2020, globally, starts with a quite unpleasant situation of a pandemic where people should restrict their movement and companies should lay off their people.
2020, in Indonesia, is welcomed by two stories that went viral. First, it’s a story of a guy with a 20-mio salary who was begging for governments’ aid. His take-home-pay was cut by half, while he should pay a 5-mio mortgage and 4.5 mio car credit.
Practically, he has only IDR500,000 to feed his wife. Another sad story comes from a guy with an 80-mio wage with a marriage ruined overnight. He was fired by his company and all he got was nothing but a pile of debt.
Simply, we can tell that a big salary means nothing without good financial literacy. Indeed, it’s still an issue lingering amongst Indonesian youth as data from IDN Times show that 27% of millennials have zero saving while 75% of them are saddled with debts. It’s definitely a problem as Jokowi just announced that Indonesia is, undoubtedly, in recession with GDP in the 3rd quartile showing a figure of -3% and investment -6%, indicating a new wave of layoffs is just around the corner.
The government must understand that saving is still not a common habit for most Indonesians. Thus, various economic stimuli such as Kartu Pra-Kerja, income incentives for workers with salaries less than 5 mio, and deferred income tax are given. Surely it will give a sudden relief for keeping the community consumption high, but it does not hit the core problem: the lack of saving motivation.
The former richest men in the world suggested a formula of saving: “Don’t’ save what is left after spending, spend what is left after saving.”
Such good words to live by, and it rhymes. But for those who can’t resist the temptation of impulsive buying, it will only be an-old-man advice that doesn’t relate to the current
Personally, I think a piece of more practical advice comes from modest-old school-Japanese housewives: KAKEIBO.
Kakeibo For No Financial Drama
It simply refers to bookkeeping that has been applied for managing household finance for more than a hundred years. And it needs 3 basic tools:
- Big book for budgeting
- Small/pocket-sized book to take anywhere
- Pencil/pen, you know for what
The budgeting in the big book commonly covers these four issues:
It’s the first and foremost thing to pay each month, i.e., taxes and zakat.
2. Life Plan
Before spending any penny for consumption, we should put some money aside as a
self-reward for our work in a month. It can be in any form like shares, gold, sukuk,
3. Life Spending
It covers mortgage, car credit, daily consumption, or even fees for seminars as an
effort for self-development.
The last to think of is the need for buying new apparel from our beloved celebgram
or hang out in branded coffee shops.
After deducted by the obligation and life plan, our monthly budgeting should be distributed for life spending and lifestyle in a preferable percentage. And the life spending should be futher divided into 30, so we get our daily spending limit.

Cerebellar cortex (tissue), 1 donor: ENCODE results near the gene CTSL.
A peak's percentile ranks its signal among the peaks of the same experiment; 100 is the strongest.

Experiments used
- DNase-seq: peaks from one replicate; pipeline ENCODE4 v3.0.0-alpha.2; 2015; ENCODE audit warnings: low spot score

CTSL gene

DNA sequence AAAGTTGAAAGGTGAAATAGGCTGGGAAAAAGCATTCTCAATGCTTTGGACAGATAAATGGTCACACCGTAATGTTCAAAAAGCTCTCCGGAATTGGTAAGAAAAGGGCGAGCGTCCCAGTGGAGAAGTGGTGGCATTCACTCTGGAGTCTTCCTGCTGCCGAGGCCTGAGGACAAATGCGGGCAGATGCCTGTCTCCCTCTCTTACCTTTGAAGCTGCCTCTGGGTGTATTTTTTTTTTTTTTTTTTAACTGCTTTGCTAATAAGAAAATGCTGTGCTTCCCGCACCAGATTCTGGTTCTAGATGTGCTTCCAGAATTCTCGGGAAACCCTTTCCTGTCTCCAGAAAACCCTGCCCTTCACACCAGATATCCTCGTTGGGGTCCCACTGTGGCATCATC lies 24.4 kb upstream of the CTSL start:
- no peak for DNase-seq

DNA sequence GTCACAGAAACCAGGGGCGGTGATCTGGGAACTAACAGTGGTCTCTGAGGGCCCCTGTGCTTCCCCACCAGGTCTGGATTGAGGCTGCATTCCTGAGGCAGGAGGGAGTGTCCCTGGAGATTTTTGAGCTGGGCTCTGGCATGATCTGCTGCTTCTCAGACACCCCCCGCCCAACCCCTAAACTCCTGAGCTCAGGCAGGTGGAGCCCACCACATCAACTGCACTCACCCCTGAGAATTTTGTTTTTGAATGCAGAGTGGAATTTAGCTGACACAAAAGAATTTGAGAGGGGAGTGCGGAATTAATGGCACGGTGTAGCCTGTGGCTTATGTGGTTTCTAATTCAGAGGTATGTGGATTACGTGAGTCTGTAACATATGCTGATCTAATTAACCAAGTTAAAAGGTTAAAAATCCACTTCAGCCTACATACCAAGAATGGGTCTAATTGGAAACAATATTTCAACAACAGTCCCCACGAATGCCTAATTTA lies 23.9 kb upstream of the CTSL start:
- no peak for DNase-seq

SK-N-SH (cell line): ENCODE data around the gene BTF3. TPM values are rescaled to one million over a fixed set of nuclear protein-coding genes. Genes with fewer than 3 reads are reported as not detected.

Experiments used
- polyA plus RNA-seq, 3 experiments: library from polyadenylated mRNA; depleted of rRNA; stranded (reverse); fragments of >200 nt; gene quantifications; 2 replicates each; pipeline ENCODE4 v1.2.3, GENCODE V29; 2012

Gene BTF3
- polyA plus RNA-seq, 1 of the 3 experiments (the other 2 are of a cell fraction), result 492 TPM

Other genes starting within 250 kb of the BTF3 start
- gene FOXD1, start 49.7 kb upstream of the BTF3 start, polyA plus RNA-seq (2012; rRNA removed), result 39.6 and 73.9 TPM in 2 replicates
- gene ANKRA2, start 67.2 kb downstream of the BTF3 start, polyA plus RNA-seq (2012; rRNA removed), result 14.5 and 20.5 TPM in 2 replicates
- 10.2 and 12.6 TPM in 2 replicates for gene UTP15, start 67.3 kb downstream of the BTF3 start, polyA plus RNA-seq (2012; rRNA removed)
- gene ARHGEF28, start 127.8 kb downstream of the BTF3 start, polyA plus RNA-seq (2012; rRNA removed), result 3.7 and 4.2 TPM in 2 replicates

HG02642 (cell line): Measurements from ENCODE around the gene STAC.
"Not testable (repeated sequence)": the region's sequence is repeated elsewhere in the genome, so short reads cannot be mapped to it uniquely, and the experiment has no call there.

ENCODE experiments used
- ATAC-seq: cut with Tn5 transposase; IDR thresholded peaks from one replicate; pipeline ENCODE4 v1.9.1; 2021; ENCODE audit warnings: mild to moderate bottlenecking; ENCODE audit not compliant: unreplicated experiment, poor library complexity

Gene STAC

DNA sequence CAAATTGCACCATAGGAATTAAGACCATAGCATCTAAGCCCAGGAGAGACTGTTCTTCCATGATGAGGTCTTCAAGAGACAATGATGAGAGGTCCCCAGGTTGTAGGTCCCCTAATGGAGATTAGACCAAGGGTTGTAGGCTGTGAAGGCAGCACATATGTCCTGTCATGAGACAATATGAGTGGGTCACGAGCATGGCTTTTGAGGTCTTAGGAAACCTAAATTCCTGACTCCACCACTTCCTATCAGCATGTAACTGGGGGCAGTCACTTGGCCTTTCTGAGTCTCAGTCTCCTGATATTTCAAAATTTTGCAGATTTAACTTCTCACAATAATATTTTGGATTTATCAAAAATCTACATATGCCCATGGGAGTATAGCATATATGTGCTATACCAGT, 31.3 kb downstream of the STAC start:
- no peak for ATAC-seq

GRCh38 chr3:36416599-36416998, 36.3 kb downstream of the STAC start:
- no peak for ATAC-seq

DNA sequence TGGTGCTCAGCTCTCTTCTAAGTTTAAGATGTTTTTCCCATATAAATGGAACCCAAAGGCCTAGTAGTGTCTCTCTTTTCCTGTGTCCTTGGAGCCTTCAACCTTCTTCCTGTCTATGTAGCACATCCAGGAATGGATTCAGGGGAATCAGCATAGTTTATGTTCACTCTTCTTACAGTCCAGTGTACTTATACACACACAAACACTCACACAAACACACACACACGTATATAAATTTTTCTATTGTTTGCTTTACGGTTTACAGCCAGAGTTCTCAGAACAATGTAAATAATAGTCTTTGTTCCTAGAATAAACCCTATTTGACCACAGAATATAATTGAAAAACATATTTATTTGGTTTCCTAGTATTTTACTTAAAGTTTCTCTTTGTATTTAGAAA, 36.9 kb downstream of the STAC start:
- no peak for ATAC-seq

The pocket-sized book is for recording each of our spendings in real-time. Let’s say we buy boba, it should be right deducted from our daily budget. Once we get home, we
should also write it on the big book, and the remaining daily budget must be calculated. In case of a surplus, it should go into our saving, not added to the next day’s budget.
Why? Because wise financial experts say that the best time to start saving is now. Many people may intend to start saving up when their income is bigger. But, mostly bigger salary leads to bigger spending, which is popular with the term middle-income trap.
Why bothering ourselves doing a double manual note-taking for kakeibo? It’s been complicated even before we start doing it. Jouska emphasized that the idea of writing by hand in kakeibo is actually for us to be mindful of our financial behavior. While writing, we can also do the evaluation. We will realize each of our wise and careless buying. In short, kakeibo introduces us to cash therapy.
Once we could reach the level of mindful spending, we can upgrade our financial literacy to the next level. From several resources, here are some characteristics of a penny-wise person:
- Live within our means
It simply means to spend less on our lifestyle than we generate in earnings. So, we
should say no to a loan? Not necessarily. It’s okay to take loans if:
a. It’s productive, not consumptive.
When we buy a ticket to Japan by credit card—which is practically an undercover loan—only for taking good photos to be shown in our IG account, it’s surely consumptive. But, if we take some videos and upload them in our youtube account with an active AdSense, it generates some earning and be productive.
b. The installment is a maximum 30% of our salary.
The main problem faced by the two poor guys is that their monthly payment for the credit is too high, making them unable to save, even a little.
c. We can settle it.
At least, we should have some assets bigger than the loan, to be liquidated whenever we need it.
- Find additional income sources
It may come from our hobby, like K-POP. Instead of only buying an IDR500,000 lightstick, we can start an account as a reseller or drop shipper in some e-commerces. So, while fulfilling our inner satisfaction for our idol, we can also earn profit.
Tyler Durden in Fight Club has impressively pointed out the financial irony of our society: “Too many people spend money they haven’t earned, to buy things they don’t need, to impress people they don’t like.”
I’ve used the Kakeibo method for a year and financial issue is no longer my fear. Why don’t you try it, dear?